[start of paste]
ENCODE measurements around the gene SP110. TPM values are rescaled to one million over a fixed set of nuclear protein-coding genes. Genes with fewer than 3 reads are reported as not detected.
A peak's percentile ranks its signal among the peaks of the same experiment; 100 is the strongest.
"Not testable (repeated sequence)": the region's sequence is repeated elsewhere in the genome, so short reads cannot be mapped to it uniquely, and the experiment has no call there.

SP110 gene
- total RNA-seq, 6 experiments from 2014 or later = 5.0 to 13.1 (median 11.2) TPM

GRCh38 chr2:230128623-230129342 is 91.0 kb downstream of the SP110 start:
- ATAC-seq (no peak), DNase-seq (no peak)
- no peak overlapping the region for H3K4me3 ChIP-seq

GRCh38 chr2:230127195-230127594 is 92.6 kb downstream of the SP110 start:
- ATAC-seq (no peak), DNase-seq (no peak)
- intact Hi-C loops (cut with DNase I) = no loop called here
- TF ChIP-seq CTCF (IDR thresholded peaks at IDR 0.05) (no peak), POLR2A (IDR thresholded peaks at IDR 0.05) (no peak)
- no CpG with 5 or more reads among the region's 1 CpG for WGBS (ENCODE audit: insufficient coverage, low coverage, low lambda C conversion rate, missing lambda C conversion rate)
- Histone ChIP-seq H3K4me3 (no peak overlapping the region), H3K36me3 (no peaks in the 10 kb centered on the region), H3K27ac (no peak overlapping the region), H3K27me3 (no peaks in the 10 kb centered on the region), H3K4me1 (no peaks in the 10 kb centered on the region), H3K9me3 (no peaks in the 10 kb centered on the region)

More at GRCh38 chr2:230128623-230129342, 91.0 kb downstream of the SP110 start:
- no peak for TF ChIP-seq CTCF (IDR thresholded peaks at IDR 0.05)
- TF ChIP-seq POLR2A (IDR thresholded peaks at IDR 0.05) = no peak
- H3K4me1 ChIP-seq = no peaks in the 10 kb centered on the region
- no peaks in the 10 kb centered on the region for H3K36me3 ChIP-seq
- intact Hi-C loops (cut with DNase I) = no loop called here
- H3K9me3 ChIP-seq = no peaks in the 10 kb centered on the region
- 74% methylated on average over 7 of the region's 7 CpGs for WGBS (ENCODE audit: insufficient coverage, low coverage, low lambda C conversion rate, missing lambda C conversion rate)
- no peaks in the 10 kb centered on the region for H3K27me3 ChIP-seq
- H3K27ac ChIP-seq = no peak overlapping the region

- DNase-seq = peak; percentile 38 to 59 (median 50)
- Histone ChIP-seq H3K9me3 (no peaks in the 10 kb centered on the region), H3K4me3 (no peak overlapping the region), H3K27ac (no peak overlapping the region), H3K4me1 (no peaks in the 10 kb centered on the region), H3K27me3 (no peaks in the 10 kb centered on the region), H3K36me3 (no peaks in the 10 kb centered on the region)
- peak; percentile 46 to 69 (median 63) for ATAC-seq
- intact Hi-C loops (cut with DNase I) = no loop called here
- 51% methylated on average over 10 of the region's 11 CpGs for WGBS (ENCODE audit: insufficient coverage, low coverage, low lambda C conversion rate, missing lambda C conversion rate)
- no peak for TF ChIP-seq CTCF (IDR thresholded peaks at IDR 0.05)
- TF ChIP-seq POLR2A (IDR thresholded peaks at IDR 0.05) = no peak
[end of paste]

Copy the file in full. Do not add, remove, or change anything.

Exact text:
ENCODE measurements around the gene SP110. TPM values are rescaled to one million over a fixed set of nuclear protein-coding genes. Genes with fewer than 3 reads are reported as not detected.
A peak's percentile ranks its signal among the peaks of the same experiment; 100 is the strongest.
"Not testable (repeated sequence)": the region's sequence is repeated elsewhere in the genome, so short reads cannot be mapped to it uniquely, and the experiment has no call there.

SP110 gene
- total RNA-seq, 6 experiments from 2014 or later = 5.0 to 13.1 (median 11.2) TPM

GRCh38 chr2:230128623-230129342 is 91.0 kb downstream of the SP110 start:
- ATAC-seq (no peak), DNase-seq (no peak)
- no peak overlapping the region for H3K4me3 ChIP-seq

GRCh38 chr2:230127195-230127594 is 92.6 kb downstream of the SP110 start:
- ATAC-seq (no peak), DNase-seq (no peak)
- intact Hi-C loops (cut with DNase I) = no loop called here
- TF ChIP-seq CTCF (IDR thresholded peaks at IDR 0.05) (no peak), POLR2A (IDR thresholded peaks at IDR 0.05) (no peak)
- no CpG with 5 or more reads among the region's 1 CpG for WGBS (ENCODE audit: insufficient coverage, low coverage, low lambda C conversion rate, missing lambda C conversion rate)
- Histone ChIP-seq H3K4me3 (no peak overlapping the region), H3K36me3 (no peaks in the 10 kb centered on the region), H3K27ac (no peak overlapping the region), H3K27me3 (no peaks in the 10 kb centered on the region), H3K4me1 (no peaks in the 10 kb centered on the region), H3K9me3 (no peaks in the 10 kb centered on the region)

More at GRCh38 chr2:230128623-230129342, 91.0 kb downstream of the SP110 start:
- no peak for TF ChIP-seq CTCF (IDR thresholded peaks at IDR 0.05)
- TF ChIP-seq POLR2A (IDR thresholded peaks at IDR 0.05) = no peak
- H3K4me1 ChIP-seq = no peaks in the 10 kb centered on the region
- no peaks in the 10 kb centered on the region for H3K36me3 ChIP-seq
- intact Hi-C loops (cut with DNase I) = no loop called here
- H3K9me3 ChIP-seq = no peaks in the 10 kb centered on the region
- 74% methylated on average over 7 of the region's 7 CpGs for WGBS (ENCODE audit: insufficient coverage, low coverage, low lambda C conversion rate, missing lambda C conversion rate)
- no peaks in the 10 kb centered on the region for H3K27me3 ChIP-seq
- H3K27ac ChIP-seq = no peak overlapping the region

- DNase-seq = peak; percentile 38 to 59 (median 50)
- Histone ChIP-seq H3K9me3 (no peaks in the 10 kb centered on the region), H3K4me3 (no peak overlapping the region), H3K27ac (no peak overlapping the region), H3K4me1 (no peaks in the 10 kb centered on the region), H3K27me3 (no peaks in the 10 kb centered on the region), H3K36me3 (no peaks in the 10 kb centered on the region)
- peak; percentile 46 to 69 (median 63) for ATAC-seq
- intact Hi-C loops (cut with DNase I) = no loop called here
- 51% methylated on average over 10 of the region's 11 CpGs for WGBS (ENCODE audit: insufficient coverage, low coverage, low lambda C conversion rate, missing lambda C conversion rate)
- no peak for TF ChIP-seq CTCF (IDR thresholded peaks at IDR 0.05)
- TF ChIP-seq POLR2A (IDR thresholded peaks at IDR 0.05) = no peak